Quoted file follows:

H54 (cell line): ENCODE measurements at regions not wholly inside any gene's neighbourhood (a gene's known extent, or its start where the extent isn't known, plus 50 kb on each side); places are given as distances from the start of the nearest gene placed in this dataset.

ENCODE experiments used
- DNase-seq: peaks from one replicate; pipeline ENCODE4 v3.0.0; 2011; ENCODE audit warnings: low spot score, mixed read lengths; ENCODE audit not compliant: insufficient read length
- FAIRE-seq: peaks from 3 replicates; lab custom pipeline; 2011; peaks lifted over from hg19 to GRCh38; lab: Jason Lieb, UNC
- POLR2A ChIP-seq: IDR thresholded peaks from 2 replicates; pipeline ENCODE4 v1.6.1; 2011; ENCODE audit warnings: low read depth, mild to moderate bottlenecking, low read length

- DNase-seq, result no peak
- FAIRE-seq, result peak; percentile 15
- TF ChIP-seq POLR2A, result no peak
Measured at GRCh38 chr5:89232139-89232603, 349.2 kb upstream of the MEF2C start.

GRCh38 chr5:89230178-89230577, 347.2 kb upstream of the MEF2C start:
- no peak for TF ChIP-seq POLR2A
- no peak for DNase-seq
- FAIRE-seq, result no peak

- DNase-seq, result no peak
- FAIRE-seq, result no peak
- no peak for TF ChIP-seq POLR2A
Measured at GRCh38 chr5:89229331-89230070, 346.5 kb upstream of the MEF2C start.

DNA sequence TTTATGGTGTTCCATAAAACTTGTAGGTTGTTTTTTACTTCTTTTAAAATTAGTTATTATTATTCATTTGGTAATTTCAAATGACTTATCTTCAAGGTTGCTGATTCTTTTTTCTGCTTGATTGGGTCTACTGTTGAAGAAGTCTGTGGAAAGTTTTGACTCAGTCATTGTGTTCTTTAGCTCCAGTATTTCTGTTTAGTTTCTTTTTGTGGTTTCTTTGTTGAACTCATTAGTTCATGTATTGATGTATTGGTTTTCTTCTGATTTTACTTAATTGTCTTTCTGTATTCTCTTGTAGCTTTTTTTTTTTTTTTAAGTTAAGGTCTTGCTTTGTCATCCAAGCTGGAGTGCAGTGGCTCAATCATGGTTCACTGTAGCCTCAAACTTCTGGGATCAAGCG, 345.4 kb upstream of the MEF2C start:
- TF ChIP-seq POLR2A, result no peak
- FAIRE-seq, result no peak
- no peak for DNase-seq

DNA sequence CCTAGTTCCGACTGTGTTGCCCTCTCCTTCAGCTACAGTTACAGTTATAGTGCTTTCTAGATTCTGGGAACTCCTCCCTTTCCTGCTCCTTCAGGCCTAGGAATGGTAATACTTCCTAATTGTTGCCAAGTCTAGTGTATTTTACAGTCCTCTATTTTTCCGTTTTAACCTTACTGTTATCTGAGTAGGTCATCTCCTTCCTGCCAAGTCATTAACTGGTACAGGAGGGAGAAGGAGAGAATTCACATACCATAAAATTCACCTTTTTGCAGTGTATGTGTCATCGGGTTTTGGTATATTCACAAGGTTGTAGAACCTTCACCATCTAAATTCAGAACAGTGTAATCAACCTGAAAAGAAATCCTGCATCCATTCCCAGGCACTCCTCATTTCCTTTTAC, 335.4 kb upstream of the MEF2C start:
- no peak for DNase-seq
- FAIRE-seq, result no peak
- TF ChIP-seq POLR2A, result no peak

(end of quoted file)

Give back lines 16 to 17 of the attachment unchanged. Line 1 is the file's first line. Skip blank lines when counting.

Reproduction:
- no peak for TF ChIP-seq POLR2A
Measured at GRCh38 chr5:89229331-89230070, 346.5 kb upstream of the MEF2C start.